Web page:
If you're a counselor who regularly attends conferences, you know how much time, money and energy you're expending to be there. But is it worth it? If you're not sure, maybe you can approach conferences a little differently to make them more worth your while?
If you think back to the last conference you attended, what do you remember most? Chances are, you probably remember 1) What you learned that you're actually still using in some way today, and 2) specific interactions with fellow counselors. It's the chats where you learned from each other or swapped stories about the students you work with or just bonded over the joys and challenges of your jobs.
I think you get a lot more out of conferences if you maximize those two things–learning things you can actually take back and use, and having productive, fun interactions with colleagues.
So the next conferences you attend, engineer it around those two goals. Here's how.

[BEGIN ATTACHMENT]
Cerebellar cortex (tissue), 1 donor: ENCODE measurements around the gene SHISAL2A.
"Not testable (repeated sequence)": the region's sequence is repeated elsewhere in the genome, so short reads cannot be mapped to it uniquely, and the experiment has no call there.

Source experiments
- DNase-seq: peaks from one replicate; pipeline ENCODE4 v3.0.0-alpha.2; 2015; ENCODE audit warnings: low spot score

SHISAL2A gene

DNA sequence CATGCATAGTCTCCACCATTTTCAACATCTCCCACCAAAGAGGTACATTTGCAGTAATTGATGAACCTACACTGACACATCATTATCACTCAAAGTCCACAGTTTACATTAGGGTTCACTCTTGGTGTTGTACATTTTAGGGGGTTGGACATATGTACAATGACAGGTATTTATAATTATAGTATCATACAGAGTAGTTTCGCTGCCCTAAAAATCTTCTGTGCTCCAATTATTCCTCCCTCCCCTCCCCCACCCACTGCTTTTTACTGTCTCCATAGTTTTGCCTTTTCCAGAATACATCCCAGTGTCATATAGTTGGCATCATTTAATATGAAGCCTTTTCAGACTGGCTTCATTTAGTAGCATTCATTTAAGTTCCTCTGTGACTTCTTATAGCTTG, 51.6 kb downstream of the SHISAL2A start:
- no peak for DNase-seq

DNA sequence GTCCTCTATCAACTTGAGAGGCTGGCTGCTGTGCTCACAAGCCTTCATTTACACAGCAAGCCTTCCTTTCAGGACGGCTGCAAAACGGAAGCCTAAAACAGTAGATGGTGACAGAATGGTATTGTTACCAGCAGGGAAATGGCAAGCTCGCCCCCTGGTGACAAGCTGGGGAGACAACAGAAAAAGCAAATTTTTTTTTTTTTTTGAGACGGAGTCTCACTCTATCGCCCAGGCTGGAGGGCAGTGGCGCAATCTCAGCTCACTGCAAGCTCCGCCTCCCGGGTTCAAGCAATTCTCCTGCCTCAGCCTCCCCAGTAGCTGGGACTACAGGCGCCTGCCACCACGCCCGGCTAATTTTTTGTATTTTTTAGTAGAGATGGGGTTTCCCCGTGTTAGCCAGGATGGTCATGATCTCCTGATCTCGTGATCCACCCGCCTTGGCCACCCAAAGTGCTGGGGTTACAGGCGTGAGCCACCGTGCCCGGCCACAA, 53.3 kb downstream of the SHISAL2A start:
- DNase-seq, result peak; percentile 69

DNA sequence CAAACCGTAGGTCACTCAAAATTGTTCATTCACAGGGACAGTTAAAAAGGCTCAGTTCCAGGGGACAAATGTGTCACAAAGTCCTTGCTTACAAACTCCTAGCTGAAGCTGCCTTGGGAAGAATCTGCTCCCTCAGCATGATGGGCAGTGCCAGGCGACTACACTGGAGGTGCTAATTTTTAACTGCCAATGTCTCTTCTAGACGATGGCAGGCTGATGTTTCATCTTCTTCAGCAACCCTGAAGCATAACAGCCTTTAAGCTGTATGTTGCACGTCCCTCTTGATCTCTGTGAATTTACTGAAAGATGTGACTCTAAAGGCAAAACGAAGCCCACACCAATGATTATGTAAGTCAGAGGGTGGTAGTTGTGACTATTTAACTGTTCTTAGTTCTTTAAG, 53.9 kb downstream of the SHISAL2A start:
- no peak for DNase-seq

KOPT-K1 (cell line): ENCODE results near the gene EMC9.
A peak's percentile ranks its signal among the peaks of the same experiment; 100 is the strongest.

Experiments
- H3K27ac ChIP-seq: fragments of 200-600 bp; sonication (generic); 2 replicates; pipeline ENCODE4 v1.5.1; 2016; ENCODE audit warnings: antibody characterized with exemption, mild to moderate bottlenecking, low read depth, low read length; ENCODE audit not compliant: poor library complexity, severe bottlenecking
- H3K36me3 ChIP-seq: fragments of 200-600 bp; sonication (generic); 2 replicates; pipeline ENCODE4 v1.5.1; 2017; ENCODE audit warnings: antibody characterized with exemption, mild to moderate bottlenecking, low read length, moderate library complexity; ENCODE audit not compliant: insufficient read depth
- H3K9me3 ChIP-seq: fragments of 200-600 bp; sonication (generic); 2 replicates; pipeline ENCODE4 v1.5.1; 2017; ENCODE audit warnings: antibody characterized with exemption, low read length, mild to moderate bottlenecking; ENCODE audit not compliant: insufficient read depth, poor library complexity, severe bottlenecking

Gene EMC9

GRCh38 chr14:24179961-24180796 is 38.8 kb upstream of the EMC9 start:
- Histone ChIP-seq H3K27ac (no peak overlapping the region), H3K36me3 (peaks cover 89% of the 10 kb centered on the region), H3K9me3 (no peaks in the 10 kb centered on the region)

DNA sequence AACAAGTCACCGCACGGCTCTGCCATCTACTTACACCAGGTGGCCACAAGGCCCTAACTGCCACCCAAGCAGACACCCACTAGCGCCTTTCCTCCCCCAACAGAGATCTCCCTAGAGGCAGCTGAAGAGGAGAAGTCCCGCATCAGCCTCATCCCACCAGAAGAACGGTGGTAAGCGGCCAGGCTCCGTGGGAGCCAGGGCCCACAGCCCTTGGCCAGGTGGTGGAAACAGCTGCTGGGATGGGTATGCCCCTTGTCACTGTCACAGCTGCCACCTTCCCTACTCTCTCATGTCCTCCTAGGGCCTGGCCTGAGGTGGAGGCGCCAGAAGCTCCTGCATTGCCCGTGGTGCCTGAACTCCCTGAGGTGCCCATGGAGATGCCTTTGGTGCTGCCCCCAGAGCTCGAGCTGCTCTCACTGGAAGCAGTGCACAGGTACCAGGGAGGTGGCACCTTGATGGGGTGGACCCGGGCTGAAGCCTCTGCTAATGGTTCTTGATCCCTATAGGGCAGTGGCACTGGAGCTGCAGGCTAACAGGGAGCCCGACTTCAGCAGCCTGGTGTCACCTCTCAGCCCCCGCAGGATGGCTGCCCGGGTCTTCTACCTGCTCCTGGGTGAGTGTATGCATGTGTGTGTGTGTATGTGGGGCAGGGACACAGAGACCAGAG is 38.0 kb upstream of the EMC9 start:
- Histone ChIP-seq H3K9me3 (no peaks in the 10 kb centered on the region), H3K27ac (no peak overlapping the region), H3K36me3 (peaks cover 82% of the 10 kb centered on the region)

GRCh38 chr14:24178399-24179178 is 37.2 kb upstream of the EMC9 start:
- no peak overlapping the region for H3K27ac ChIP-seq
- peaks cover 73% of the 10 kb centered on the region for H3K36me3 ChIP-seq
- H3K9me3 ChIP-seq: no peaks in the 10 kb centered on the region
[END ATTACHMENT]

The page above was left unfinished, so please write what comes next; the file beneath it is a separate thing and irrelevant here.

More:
1. First, decide before you even attend that you're going to bring back three things that change the way you do your work every day. It might be one idea or a total redesign of how you do what you do–it doesn't matter. But resolve to find three of them and spend your entire time at the conference looking for those three things.
2. Make a point of sharing your three discoveries with anyone who might benefit–co-workers, students, parents, etc. Pass along your new knowledge and the benefit of attending increases exponentially.
3. While you're at the conference, have as many real interactions as possible. Go to the social events, meet people you haven't met yet, or just spend more quality time with people you see every day. I'm not suggesting that you have to schmooze and network if that's not your style. I just mean that if we're going to spend time at a conference, we should put ourselves into conversations we enjoy.
Going to a conference is a lot like going to college; you have a lot to do with how much you get out of it.